By launching their own platform, LaBeouf, Rönkkö & Turner subvert the mainstream media, who are quick to negatively skew anything that LaBeouf is involved with. When a white supremacist jumped in front of the webcam on Sunday and proclaimed, “We must secure the existence of white people”, before being shouted down by LaBeouf, and anyone else present at the time, news websites ran with headlines such as, “Shia LaBeouf Freaks Out When Trump Supporter Shows Up to Protest Live Stream” and “Pro-Trump and alt-right counter-protesters are playing with the actor's short fuse”.

But having their own media platform means that transparency isn’t at risk of being clouded and anyone who wants to truly see what’s happening can log on and see for themselves. Yesterday, when a journalist from Associated Press approached LaBeouf for an interview, LaBeouf spoke into the live stream: “She doesn’t want to do it in front of our camera”. He turned to her, “I respect your questions... The only requirement is that you’re a public person.” After a phone call to her editor for permission, the journalist stepped into the corner of the frame. She asked LaBeouf why he’d chosen the location, at the Museum of Moving Image: “More languages are spoken in Queens than in the whole wide world… (there’s) a lot of America here”, he replied. “We are all committed. We’re in the streets. (We’re) trying to keep the conversation going, trying to keep the fire stoked. We’re trying to stay connected. We’re anti-division out here; everyone is connected. I hope everyone comes out: pro this, pro that, anti this, anti that. I hope everyone comes out here. Just be nice – let’s just be nice to each other. You can be about whatever you’re about. Easy.” His statement confirmed the simplicity of the performance – by asking participants to deliver just five words, “He will not divide us”, LaBeouf, Rönkkö & Turner don’t ask us to detail the nuances of our politics. They don’t ask who we voted for – although, assumedly, most of the participants are anti-Trump – and they don’t ask us to rehash our pasts or our backgrounds. Instead, LaBeouf, Rönkkö & Turner ask for a basic promise; to unify, respective of our differences.

“LaBeouf, Rönkkö & Turner ask for a basic promise; to unify, respective of our differences”

As we lift the veil on a collective mourning period, evidenced in thousands of think pieces and news stories, some published here, we stop asking, how did we get here? How did we elect someone like Donald Trump to become the leader of the free world? and we mobilise. We saw it with the Women’s Marches that took place last Saturday across the world. Our generation, all-too-frequently labelled as politically disenfranchised, rose up together. Using the technology often levelled as a critique against young people – “they’re too dependent on it” – we can pull strength, not just from our communities but from worldwide ones. Unfortunately, it’s unrealistic for millions of people to march every day for the next four years. Instead, we can plug in a webcam, stand in front of it with friends, family, strangers, and repeat/whisper/chant/sing/scream the words, “He will not divide us”, just once, or over-and-over-and-over again until our voices fail or we have to go to work or to bed. Or just have to go somewhere else.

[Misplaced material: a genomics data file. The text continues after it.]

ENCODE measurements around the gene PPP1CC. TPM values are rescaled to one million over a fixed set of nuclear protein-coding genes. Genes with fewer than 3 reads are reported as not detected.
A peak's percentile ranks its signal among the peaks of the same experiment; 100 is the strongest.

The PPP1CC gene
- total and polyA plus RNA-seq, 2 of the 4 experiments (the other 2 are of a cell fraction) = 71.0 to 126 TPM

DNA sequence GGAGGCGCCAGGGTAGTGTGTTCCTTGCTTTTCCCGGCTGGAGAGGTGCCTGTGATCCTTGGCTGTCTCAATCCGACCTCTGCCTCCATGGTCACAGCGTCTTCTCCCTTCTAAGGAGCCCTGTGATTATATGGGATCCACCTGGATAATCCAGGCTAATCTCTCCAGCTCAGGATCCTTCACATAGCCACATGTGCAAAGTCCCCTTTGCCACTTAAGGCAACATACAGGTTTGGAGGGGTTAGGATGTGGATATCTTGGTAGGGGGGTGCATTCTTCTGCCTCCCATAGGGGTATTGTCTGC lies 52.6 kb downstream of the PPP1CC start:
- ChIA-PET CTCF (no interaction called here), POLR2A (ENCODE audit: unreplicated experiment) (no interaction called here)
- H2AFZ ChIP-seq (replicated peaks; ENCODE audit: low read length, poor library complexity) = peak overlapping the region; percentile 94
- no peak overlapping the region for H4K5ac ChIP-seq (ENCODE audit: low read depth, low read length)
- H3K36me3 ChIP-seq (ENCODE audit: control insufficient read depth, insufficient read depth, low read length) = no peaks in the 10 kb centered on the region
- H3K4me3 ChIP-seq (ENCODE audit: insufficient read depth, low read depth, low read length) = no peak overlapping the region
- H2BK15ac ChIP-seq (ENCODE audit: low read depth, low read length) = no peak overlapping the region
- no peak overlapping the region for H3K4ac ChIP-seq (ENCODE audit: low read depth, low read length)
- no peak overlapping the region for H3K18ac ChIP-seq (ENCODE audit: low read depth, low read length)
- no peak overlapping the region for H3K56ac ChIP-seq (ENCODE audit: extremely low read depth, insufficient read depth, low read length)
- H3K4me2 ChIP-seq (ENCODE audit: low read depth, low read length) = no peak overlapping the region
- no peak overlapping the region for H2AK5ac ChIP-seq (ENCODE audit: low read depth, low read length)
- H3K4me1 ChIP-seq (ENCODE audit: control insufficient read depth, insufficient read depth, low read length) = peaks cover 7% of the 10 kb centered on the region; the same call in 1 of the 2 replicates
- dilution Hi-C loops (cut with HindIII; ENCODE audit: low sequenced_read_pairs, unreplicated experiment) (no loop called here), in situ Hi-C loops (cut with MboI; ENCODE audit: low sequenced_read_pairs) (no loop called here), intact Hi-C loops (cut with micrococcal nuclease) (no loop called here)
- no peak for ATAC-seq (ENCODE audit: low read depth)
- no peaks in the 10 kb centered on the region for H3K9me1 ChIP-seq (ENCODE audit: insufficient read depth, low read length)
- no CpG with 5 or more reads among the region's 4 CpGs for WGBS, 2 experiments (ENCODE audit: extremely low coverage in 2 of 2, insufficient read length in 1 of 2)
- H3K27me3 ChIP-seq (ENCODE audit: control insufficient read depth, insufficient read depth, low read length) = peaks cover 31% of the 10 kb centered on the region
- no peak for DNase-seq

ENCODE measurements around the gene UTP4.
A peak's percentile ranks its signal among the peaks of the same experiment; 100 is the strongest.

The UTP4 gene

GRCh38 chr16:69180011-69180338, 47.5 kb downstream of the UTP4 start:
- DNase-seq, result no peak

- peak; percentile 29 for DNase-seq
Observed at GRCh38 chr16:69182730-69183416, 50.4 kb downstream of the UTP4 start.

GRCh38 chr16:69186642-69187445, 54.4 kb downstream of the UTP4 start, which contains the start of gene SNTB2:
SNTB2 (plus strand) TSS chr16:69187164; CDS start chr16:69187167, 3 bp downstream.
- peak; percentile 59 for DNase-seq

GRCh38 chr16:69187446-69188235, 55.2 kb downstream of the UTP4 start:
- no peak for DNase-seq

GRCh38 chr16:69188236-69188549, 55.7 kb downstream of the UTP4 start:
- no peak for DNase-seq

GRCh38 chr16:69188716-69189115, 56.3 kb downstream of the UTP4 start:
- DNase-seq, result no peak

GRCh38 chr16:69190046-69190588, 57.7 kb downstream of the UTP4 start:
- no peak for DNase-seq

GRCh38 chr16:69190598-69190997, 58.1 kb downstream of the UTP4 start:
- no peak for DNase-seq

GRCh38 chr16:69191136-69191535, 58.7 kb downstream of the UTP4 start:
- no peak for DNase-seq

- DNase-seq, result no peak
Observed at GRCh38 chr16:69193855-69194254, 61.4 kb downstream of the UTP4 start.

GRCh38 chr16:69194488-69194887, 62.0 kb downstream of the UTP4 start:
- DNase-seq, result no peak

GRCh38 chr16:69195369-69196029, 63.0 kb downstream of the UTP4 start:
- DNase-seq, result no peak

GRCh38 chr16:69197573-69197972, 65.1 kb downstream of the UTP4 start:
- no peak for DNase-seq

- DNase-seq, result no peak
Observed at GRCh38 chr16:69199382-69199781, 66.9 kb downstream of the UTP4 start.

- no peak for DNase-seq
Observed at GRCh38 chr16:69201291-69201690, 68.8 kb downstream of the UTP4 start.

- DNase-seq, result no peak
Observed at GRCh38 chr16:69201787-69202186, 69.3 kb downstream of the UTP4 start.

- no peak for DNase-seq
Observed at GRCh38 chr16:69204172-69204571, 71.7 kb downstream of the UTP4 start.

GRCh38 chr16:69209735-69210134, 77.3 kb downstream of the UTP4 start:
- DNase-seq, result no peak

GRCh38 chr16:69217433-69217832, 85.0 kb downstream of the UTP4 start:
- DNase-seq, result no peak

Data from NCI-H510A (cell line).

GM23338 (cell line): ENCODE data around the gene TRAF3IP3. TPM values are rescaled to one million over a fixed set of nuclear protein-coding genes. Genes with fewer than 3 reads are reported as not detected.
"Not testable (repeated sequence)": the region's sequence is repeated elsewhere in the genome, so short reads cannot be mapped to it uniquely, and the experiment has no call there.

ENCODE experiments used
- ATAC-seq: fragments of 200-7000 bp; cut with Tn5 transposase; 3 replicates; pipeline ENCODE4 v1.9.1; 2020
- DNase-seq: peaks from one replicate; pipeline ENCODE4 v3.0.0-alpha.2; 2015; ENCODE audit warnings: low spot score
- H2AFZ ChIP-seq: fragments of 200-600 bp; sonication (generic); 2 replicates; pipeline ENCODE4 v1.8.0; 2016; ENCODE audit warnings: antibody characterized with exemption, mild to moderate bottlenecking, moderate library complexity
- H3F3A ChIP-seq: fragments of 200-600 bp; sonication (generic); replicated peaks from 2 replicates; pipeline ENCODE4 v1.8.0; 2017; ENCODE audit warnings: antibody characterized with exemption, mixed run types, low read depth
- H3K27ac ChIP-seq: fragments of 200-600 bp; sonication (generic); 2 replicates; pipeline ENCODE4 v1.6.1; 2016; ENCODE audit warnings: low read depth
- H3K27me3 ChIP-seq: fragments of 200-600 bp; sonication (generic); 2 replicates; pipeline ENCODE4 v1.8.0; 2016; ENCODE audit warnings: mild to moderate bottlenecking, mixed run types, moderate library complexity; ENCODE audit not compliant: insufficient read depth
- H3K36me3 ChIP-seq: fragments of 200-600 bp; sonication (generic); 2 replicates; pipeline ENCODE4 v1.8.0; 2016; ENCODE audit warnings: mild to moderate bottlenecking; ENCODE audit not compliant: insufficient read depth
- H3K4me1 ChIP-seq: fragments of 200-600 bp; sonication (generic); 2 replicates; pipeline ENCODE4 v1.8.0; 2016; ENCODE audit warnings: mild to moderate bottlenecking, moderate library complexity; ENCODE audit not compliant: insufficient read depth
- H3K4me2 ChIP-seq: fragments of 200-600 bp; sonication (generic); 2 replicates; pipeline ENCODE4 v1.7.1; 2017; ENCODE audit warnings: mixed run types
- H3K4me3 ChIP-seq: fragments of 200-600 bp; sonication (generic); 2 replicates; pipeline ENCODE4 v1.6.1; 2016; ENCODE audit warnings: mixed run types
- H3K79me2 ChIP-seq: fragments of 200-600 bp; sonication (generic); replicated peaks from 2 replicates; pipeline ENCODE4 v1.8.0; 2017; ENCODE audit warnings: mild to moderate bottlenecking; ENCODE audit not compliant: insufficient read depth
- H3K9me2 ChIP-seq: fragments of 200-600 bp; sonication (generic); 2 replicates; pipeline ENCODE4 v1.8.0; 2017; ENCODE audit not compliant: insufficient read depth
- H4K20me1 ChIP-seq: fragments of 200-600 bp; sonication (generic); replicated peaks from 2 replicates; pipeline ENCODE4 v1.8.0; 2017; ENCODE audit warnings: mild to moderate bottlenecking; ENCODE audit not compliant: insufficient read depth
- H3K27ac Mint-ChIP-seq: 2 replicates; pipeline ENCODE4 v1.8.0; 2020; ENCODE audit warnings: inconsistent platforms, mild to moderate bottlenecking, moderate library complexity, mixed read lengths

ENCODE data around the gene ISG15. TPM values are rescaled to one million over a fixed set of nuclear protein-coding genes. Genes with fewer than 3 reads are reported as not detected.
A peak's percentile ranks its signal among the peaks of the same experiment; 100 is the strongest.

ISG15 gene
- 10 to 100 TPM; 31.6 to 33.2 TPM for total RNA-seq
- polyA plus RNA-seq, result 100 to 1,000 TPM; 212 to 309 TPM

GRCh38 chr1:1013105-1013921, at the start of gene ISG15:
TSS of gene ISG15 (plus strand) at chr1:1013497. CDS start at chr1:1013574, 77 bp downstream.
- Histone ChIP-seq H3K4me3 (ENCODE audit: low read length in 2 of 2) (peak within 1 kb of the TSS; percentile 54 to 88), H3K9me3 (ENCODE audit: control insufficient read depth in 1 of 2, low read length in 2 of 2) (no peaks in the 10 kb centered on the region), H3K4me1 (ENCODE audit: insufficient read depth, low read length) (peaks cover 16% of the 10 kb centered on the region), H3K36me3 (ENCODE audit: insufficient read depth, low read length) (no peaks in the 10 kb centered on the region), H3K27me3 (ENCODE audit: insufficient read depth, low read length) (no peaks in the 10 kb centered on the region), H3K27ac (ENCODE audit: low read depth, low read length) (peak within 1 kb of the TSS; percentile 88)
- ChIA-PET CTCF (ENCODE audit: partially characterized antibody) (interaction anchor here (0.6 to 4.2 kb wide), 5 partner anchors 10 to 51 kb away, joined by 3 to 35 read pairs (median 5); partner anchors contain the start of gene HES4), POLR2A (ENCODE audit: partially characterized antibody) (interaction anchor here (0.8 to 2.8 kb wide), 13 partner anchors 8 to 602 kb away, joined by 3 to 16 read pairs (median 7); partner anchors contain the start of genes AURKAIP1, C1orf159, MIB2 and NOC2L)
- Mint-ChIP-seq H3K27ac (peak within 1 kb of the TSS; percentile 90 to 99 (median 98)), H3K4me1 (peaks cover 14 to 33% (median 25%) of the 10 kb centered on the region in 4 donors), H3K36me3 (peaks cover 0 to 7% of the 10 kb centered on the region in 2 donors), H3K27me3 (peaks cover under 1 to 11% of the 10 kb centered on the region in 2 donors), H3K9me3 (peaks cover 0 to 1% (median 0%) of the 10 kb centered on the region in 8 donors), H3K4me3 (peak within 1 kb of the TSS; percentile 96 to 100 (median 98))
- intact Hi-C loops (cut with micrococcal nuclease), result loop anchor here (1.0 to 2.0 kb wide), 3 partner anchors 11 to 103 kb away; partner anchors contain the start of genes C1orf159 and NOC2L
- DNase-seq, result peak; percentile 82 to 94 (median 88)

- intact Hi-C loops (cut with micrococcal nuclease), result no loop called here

Perhaps I’m struck by blind idealism, but in this newly dubbed post-truth era, who are we to side-eye any form of hope, when, in his first days as President, Trump has cut funding to all non-governmental organisations that promote or perform abortions, as well as removed any mention of civil rights, climate change, and healthcare from the White House’s official website. I’m not naïve enough to not realise that – on a 24/7 live stream that will potentially last for four-years – there is room for both beautiful and ugly things to happen. Naturally, it provides an opportunity for right-wing extremists to slither in and use it against us. This knowledge makes the performance equal parts frightening as it is exciting. And thinking about how the next 1,400-and-something days will unfold, live in a corner of Queens, mirrors the uncertainty of what Trump’s presidency might bring too. Whether activity on the feed fades out in the coming weeks – will LaBeouf continue to appear every day? As I type this, there he is – there’s comfort in knowing that anyone in New York, at their lowest or highest, can walk in front of a camera stuck to a wall in Astoria and broadcast their message to the world. A simple and much-needed reminder, likely delivered by an absolute stranger, that resistance and unity are unwavering.